The Lawyer Africa Elite 2014 features an in-depth look at 46 leading independent firms’ strategies in 15 key sub-Saharan jurisdictions, as well as the views of in-house counsel from some of Africa’s largest companies... Read more
This year, The Lawyer’s annual ranking of the largest UK law firms by turnover is available as an interactive, digital benchmarking tool. For the first time this will allow you to manipulate each data set against the metrics of your choice.
The Legal Services Board (LSB) has set out its views before regulators proceed with plans for the implementation of the Legal Education and Training Review.
In a consultation paper published today, the LSB acknowledges the “increasing concern” among lawyers as to the number of LPC and BPTC graduates that fail to obtain pupillage or training contracts.
It says: “This is sometimes positioned as an issue of ‘over supply’ in the legal services market where there seems to be too many lawyers coming through the system,” but argues that it is “very difficult” to accept the argument that there are too many lawyers, “given the levels of unmet need identified in research looking at both individual and small business consumers.”
The paper adds that, “given the regulatory objective to promote competition and protect and promote the interests of consumers it would be very difficult to accept any attempt by a regulator to use its regulatory arrangements to restrict numbers.”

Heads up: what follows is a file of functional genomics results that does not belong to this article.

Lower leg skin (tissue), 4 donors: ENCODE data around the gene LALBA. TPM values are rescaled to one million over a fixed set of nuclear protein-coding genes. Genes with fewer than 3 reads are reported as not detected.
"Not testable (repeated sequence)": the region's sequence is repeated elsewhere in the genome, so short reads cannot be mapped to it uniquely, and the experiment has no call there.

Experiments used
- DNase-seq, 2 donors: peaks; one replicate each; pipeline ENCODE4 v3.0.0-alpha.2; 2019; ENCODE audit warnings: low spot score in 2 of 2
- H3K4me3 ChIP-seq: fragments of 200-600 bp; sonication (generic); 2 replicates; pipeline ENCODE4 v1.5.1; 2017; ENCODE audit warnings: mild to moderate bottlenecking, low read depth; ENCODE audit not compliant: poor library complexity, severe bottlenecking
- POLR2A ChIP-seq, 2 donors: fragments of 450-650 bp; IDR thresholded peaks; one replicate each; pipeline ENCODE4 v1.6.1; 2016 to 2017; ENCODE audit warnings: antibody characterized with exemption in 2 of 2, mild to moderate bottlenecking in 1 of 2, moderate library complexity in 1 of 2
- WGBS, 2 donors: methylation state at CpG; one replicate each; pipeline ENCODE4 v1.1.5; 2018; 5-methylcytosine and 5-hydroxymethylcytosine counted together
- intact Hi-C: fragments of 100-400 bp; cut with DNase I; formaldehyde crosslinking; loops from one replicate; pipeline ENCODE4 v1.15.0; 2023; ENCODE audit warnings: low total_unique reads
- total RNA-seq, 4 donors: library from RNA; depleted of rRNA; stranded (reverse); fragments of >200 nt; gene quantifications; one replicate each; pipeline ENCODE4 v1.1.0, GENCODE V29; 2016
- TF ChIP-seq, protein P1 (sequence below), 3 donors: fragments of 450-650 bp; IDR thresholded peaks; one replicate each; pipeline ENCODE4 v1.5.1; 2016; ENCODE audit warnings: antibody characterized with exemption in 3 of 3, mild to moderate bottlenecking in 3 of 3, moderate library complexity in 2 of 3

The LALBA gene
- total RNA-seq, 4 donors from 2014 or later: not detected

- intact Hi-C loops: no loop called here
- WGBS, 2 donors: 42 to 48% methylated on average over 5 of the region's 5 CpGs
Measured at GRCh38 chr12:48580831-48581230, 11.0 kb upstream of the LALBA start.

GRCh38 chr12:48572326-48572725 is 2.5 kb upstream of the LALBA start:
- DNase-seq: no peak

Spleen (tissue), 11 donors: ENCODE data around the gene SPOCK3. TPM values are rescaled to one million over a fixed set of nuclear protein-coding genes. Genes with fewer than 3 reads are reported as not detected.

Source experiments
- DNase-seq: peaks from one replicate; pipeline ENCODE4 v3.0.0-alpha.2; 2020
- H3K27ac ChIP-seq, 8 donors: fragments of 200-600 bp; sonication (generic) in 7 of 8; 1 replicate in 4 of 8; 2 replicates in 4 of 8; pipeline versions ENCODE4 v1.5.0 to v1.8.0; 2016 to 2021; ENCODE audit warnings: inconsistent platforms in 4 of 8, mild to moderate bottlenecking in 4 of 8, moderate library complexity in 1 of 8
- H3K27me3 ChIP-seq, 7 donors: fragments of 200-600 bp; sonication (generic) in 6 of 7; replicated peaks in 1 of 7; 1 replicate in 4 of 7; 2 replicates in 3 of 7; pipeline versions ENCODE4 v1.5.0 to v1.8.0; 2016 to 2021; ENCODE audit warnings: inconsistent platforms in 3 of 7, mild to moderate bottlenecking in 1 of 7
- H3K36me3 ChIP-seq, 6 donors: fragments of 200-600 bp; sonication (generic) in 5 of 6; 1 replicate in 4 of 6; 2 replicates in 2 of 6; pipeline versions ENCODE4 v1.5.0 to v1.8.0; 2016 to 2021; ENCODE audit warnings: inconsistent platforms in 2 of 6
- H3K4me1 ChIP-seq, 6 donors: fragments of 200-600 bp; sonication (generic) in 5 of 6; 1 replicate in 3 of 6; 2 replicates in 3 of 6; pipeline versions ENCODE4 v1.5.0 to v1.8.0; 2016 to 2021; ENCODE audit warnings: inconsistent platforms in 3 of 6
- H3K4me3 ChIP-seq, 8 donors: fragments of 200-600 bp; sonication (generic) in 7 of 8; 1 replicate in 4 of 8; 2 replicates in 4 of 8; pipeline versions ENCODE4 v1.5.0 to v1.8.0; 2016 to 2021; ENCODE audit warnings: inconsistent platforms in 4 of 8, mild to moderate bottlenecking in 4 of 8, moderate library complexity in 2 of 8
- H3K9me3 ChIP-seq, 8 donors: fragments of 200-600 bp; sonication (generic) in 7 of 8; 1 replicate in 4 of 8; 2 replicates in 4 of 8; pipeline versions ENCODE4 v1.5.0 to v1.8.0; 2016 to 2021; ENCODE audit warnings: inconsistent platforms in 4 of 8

The LSB argues that the solution to the issues of graduates being left unemployed after law school “lies not in further restrictions but in fewer restrictions to the way that people are able to qualify and the range of options open to individuals wishing to pursue a career in the legal services market.”
Its final proposal is: “Regulators place no direct or indirect restrictions on the numbers entering the profession.”
The consultation, launched today, is a response to the Legal Education and Training Review (LETR), which was was commissioned by the legal profession’s three main watchdogs – the Solicitors Regulation Authority, the Bar Standards Board and the Institute of Legal Executives’ Professional Standards – and released in June after several delays.
The LETR was intended to be the most substantial review of legal education and training since the Ormrod Report of 1971, but has recieved a lukewarm reception.
The LSB’s consultation will continue until 11 December 2013. The full report can be read on the LSB website. Responses should be sent to email@example.com.